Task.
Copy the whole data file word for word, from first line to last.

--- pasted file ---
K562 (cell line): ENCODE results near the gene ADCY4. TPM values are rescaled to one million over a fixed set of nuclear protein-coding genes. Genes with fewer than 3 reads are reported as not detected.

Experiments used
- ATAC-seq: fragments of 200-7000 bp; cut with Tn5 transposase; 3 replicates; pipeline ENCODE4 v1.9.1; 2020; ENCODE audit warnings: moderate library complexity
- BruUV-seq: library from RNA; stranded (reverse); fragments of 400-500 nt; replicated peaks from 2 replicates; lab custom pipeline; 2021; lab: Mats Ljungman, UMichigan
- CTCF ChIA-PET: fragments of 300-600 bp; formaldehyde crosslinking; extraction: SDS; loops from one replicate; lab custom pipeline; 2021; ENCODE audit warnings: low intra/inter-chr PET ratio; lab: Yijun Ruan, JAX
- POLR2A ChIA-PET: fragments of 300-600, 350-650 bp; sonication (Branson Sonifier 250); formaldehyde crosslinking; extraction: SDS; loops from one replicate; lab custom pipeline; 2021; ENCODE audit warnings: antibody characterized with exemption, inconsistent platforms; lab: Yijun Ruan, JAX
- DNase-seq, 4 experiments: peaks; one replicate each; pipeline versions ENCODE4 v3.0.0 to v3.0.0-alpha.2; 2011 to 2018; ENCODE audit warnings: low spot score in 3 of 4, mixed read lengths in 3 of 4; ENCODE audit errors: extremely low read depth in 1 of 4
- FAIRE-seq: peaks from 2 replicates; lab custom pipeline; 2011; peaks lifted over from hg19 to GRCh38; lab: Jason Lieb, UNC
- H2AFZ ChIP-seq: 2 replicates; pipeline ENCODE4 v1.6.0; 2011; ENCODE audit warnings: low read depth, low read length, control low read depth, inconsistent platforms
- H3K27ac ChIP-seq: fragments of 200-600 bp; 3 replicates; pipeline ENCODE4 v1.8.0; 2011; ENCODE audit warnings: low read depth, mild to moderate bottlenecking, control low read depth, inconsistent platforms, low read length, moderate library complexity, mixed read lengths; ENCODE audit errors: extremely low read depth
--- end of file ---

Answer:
K562 (cell line): ENCODE results near the gene ADCY4. TPM values are rescaled to one million over a fixed set of nuclear protein-coding genes. Genes with fewer than 3 reads are reported as not detected.

Experiments used
- ATAC-seq: fragments of 200-7000 bp; cut with Tn5 transposase; 3 replicates; pipeline ENCODE4 v1.9.1; 2020; ENCODE audit warnings: moderate library complexity
- BruUV-seq: library from RNA; stranded (reverse); fragments of 400-500 nt; replicated peaks from 2 replicates; lab custom pipeline; 2021; lab: Mats Ljungman, UMichigan
- CTCF ChIA-PET: fragments of 300-600 bp; formaldehyde crosslinking; extraction: SDS; loops from one replicate; lab custom pipeline; 2021; ENCODE audit warnings: low intra/inter-chr PET ratio; lab: Yijun Ruan, JAX
- POLR2A ChIA-PET: fragments of 300-600, 350-650 bp; sonication (Branson Sonifier 250); formaldehyde crosslinking; extraction: SDS; loops from one replicate; lab custom pipeline; 2021; ENCODE audit warnings: antibody characterized with exemption, inconsistent platforms; lab: Yijun Ruan, JAX
- DNase-seq, 4 experiments: peaks; one replicate each; pipeline versions ENCODE4 v3.0.0 to v3.0.0-alpha.2; 2011 to 2018; ENCODE audit warnings: low spot score in 3 of 4, mixed read lengths in 3 of 4; ENCODE audit errors: extremely low read depth in 1 of 4
- FAIRE-seq: peaks from 2 replicates; lab custom pipeline; 2011; peaks lifted over from hg19 to GRCh38; lab: Jason Lieb, UNC
- H2AFZ ChIP-seq: 2 replicates; pipeline ENCODE4 v1.6.0; 2011; ENCODE audit warnings: low read depth, low read length, control low read depth, inconsistent platforms
- H3K27ac ChIP-seq: fragments of 200-600 bp; 3 replicates; pipeline ENCODE4 v1.8.0; 2011; ENCODE audit warnings: low read depth, mild to moderate bottlenecking, control low read depth, inconsistent platforms, low read length, moderate library complexity, mixed read lengths; ENCODE audit errors: extremely low read depth